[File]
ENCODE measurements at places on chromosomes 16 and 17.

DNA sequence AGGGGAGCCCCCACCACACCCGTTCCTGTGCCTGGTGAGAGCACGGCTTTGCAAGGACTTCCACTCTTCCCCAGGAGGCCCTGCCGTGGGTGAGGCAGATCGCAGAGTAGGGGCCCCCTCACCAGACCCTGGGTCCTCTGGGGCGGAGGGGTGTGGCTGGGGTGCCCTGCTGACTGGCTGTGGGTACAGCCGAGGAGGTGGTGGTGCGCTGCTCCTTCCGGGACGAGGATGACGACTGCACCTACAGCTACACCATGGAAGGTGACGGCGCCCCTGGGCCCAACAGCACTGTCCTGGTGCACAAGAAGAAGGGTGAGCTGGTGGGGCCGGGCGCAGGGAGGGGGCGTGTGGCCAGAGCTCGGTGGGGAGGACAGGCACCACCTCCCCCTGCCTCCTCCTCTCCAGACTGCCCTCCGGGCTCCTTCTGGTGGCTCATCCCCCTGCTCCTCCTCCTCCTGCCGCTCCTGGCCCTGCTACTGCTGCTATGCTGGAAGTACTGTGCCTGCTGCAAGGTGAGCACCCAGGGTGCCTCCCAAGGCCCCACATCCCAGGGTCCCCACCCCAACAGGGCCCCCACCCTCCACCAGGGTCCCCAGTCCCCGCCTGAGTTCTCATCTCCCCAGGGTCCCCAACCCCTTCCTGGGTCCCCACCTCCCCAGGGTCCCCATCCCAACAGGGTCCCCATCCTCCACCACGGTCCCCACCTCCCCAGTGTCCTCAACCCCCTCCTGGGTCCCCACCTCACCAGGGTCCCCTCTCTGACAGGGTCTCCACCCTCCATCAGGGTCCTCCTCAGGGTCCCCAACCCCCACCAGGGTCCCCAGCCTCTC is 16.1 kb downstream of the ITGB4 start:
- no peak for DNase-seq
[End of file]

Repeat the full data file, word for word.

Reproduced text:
ENCODE measurements at places on chromosomes 16 and 17.

DNA sequence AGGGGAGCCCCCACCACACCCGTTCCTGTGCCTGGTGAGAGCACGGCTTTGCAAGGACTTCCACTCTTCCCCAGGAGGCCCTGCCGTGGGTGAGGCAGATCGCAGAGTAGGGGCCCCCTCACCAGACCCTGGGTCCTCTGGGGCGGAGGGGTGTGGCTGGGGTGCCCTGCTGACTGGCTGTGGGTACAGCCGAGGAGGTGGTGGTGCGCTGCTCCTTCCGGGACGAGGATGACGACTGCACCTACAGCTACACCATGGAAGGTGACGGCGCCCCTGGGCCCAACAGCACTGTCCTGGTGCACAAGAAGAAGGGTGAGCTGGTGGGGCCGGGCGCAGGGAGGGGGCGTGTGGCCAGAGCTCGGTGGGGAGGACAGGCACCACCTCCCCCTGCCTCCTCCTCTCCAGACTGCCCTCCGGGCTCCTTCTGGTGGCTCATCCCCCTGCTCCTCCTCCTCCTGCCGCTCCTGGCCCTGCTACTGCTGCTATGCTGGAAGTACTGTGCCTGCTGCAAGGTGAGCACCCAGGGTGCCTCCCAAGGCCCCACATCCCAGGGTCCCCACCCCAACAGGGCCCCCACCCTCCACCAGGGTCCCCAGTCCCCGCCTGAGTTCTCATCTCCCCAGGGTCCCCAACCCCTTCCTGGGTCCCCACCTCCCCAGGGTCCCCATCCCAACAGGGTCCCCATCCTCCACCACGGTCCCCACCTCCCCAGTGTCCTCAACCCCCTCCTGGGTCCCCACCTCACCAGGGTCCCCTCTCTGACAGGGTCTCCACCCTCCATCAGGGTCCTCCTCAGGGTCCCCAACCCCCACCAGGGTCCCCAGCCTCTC is 16.1 kb downstream of the ITGB4 start:
- no peak for DNase-seq